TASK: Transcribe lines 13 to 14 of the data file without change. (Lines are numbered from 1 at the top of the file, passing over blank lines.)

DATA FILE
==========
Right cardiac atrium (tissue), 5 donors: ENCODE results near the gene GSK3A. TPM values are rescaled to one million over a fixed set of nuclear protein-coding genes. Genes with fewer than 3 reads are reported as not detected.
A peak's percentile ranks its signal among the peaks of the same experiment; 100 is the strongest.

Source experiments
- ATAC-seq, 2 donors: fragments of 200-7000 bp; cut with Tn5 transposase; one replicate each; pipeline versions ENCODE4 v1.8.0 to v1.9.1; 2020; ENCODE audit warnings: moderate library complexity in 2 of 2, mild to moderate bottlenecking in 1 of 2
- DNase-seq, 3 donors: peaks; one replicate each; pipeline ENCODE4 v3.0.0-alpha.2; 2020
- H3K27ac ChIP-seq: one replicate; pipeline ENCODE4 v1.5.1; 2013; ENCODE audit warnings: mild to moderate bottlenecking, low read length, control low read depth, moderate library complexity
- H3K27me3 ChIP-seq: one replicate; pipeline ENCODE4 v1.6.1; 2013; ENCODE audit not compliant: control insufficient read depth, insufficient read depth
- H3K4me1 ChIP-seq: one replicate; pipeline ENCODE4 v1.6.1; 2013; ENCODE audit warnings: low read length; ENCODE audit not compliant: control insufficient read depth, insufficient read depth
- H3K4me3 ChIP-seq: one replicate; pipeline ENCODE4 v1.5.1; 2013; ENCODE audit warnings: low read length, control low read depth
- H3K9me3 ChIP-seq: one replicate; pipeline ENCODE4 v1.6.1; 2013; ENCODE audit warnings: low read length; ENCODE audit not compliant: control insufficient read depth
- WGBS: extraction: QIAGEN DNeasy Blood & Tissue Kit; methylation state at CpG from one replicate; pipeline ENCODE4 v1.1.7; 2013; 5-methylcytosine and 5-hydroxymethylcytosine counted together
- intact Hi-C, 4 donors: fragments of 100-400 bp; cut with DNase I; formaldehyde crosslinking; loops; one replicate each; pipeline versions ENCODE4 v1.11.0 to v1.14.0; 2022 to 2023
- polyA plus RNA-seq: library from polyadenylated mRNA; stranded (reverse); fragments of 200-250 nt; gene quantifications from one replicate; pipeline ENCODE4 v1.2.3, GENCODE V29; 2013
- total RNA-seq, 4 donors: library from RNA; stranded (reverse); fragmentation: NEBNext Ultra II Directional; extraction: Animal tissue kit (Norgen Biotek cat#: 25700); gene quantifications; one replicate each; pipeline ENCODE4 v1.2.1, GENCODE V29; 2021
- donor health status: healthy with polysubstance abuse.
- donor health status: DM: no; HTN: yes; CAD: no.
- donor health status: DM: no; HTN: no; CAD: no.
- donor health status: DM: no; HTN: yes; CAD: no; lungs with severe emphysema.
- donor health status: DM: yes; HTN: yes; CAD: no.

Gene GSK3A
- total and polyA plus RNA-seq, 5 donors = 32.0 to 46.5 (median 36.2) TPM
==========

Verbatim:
- polyA plus RNA-seq: library from polyadenylated mRNA; stranded (reverse); fragments of 200-250 nt; gene quantifications from one replicate; pipeline ENCODE4 v1.2.3, GENCODE V29; 2013
- total RNA-seq, 4 donors: library from RNA; stranded (reverse); fragmentation: NEBNext Ultra II Directional; extraction: Animal tissue kit (Norgen Biotek cat#: 25700); gene quantifications; one replicate each; pipeline ENCODE4 v1.2.1, GENCODE V29; 2021